Thanks for your reply! I guess I should clarify that this is purely for hobby/educational/home use only. I have not been able to find a small, used, functional robot for less than $10k. I also would find value in being forced to learn the depths of robotic control. If I could find an affordable option, I would definitely get it though.

    If I end up going down the "build your own" control option, the PLC I have available to use would be capable of real time motion control well beyond the requirements of a single robot and should be able to handle the calculations required to operate the robot (although I would need to write these myself). The servo equipment I have access to would allow me to implement a proper Safe Torque Off (STO) safety system. I may not be able to do some of the fancier safety functions found in collaborative robots. This should be enough to get me a robot that moves and stops with the press of an ESTOP.

    I have gone down this path long enough to know that this feels like a somewhat insurmountable task, but I find the topic extremely interesting and I am still interesting in exploring if this can be done.

    Hi All,

    This is my first post on this forum, so I apologize if this is posted in the wrong spot. I graduated from college a few years ago having studied Mechanical and Electrical engineering with a focus in controls. I currently work for a large industrial automation company as a project engineer for motion control (servo) systems. I have too many hobbies already (I have a full machine shop in my basement), but I have wanted to purchase and rebuild an industrial 6 axis robot for some time now. My original intention was to look for a unit which came complete with a controller and teach pendant, however I caught on early that finding one of these used was either rare or prohibitively expensive.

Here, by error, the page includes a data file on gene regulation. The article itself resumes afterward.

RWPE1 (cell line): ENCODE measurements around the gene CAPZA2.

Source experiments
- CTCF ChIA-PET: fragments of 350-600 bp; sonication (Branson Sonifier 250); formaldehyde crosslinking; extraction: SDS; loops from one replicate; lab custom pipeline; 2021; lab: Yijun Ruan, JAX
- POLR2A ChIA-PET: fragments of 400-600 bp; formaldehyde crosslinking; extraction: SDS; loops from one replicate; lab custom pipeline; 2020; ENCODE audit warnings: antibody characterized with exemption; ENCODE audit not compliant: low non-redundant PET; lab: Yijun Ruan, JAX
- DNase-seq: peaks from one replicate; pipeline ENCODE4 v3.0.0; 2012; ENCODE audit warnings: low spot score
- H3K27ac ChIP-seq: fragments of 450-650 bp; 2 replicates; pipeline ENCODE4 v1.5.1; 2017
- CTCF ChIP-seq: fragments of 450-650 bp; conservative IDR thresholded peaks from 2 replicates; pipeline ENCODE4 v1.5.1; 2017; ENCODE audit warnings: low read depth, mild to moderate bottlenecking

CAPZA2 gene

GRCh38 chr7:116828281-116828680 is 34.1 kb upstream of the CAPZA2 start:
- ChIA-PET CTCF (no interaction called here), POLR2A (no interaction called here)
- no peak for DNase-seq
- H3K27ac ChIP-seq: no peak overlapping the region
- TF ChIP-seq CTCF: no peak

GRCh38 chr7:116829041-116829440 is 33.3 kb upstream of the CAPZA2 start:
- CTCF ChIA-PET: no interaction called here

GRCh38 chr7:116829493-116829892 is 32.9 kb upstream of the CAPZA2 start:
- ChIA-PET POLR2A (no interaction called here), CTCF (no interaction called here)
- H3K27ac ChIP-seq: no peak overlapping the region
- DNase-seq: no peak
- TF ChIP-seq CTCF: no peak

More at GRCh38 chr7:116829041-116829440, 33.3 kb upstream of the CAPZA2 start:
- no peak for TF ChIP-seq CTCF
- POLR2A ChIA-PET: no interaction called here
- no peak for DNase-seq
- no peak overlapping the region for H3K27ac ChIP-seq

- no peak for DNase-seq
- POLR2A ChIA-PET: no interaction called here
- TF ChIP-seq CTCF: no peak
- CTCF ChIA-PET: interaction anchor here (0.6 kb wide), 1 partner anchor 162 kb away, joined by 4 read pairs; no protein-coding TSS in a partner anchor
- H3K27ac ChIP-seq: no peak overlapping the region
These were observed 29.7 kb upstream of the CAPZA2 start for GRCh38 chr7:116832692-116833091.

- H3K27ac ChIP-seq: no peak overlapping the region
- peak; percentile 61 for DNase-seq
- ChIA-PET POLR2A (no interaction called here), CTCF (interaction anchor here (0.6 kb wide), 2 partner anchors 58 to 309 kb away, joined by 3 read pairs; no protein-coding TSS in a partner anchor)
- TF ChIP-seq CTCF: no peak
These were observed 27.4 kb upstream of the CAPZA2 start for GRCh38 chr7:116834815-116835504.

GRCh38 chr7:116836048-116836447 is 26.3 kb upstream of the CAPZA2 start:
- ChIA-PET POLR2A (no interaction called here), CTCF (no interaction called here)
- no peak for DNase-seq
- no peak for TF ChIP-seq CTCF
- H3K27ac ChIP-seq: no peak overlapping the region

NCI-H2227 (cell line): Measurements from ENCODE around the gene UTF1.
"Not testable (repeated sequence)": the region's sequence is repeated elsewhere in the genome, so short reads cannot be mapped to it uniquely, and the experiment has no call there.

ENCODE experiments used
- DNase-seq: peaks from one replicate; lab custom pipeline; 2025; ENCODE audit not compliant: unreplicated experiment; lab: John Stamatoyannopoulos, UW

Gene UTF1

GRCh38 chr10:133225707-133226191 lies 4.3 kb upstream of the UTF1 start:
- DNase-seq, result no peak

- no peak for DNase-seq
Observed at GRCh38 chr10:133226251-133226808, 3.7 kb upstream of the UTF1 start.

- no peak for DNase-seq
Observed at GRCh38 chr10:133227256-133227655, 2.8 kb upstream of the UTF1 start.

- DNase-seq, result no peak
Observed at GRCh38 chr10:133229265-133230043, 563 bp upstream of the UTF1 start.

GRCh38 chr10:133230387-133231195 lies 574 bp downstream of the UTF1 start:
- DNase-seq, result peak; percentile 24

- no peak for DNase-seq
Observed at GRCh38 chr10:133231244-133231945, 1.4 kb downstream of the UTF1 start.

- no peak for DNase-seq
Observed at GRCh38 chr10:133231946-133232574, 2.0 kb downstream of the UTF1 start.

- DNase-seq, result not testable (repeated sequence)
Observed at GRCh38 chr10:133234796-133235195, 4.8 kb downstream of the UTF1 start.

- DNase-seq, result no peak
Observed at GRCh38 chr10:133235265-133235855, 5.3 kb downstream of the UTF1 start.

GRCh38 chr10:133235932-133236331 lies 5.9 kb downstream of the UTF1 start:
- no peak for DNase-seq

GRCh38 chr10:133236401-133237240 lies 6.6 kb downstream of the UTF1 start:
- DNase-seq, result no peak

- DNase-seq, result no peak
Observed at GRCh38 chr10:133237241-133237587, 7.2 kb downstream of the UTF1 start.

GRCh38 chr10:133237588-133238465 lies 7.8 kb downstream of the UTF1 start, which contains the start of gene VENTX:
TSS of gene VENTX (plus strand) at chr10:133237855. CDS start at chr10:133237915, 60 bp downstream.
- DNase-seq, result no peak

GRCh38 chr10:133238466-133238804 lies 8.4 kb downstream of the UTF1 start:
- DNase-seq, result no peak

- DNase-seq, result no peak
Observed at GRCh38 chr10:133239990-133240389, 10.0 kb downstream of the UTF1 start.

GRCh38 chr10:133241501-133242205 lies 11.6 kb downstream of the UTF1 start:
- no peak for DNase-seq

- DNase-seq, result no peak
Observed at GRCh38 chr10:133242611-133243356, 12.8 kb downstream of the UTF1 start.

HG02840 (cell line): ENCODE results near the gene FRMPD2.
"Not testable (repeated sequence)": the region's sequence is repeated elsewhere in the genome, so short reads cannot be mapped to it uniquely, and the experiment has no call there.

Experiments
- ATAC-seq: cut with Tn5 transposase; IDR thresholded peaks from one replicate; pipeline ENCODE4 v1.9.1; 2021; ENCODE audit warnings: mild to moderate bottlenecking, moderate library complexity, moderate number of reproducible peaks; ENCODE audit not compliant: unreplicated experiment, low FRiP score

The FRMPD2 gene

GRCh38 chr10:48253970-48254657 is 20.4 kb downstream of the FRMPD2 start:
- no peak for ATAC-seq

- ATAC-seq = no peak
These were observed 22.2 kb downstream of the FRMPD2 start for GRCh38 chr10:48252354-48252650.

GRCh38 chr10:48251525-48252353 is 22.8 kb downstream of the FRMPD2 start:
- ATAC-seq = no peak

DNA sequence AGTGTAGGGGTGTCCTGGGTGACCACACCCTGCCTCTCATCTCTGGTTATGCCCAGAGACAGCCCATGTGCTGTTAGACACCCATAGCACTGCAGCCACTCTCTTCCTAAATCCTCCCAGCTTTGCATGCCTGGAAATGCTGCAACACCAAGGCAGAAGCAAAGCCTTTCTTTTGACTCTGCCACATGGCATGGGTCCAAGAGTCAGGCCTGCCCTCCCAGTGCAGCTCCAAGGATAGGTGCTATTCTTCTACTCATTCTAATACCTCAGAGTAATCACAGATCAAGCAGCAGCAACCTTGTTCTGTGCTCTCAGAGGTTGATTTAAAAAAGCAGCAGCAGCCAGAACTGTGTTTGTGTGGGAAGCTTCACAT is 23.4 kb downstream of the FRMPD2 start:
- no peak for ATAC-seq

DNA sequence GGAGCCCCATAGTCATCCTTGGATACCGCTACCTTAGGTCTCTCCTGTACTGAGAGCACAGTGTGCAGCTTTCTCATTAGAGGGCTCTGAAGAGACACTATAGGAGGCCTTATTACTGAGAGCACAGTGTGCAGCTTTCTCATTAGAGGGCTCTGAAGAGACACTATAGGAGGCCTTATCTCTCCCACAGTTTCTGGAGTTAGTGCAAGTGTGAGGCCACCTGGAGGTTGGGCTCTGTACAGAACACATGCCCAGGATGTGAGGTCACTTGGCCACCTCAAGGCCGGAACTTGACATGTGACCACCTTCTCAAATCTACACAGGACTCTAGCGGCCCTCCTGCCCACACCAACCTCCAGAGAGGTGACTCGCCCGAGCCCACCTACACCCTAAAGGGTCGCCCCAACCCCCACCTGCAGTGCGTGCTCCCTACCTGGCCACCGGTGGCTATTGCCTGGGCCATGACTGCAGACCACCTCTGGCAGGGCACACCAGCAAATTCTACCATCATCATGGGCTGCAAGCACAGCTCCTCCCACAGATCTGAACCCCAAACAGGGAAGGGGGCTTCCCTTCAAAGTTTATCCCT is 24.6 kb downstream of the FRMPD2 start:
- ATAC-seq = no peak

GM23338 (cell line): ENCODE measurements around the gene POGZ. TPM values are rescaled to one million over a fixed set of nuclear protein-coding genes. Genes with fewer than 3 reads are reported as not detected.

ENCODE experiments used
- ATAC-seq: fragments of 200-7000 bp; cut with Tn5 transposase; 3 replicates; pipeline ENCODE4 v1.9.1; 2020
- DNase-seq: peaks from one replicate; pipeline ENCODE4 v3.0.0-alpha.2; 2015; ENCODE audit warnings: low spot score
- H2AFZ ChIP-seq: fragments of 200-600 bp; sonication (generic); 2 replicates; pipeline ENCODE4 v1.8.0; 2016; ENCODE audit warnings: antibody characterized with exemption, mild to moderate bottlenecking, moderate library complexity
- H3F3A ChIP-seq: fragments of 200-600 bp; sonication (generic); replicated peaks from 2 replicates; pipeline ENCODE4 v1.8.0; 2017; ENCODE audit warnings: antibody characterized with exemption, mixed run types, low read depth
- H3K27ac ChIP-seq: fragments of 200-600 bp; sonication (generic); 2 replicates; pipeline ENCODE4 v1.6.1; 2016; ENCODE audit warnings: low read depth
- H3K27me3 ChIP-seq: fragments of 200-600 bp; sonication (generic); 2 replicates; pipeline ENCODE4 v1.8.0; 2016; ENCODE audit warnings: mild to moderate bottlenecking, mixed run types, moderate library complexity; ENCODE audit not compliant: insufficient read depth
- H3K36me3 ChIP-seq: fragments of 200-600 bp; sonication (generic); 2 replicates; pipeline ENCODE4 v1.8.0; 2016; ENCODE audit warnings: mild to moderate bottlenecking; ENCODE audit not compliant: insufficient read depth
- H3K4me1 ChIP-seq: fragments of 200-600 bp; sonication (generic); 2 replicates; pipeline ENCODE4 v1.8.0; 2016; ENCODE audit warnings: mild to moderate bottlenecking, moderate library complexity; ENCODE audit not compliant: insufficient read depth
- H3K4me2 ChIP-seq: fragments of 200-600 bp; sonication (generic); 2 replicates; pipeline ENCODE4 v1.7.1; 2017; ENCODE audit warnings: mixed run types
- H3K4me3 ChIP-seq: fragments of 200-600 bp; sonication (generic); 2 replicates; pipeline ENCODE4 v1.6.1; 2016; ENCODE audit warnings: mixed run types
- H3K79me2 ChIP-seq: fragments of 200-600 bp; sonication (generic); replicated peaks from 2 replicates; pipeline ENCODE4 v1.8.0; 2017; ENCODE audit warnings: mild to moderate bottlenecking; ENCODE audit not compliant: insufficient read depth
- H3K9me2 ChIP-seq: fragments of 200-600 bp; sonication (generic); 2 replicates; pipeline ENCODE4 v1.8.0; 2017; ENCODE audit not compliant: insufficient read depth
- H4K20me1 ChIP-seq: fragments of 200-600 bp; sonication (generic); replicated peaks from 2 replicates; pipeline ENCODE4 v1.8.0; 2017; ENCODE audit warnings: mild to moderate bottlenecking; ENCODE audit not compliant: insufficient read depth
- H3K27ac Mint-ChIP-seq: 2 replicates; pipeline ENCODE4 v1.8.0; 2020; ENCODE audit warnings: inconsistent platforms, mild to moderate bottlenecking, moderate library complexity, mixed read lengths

Not to be discouraged, I decided that with my background in motion control, PLC programming, and access to industrial servo motors/drives, I would be ok buying just the robot itself and interfacing to the existing motors or replacing them entirely. In doing so I realized that I would be writing the control software and would need to teach myself the kinematics. I purchased “Introduction to Robotics: Mechanics and Controls” by John Craig and began studying it along with any college course material I could find that followed along with the book. My goal was to learn the material well enough that I could derive the forward and inverse kinematic equations and program these into a PLC to control the robot.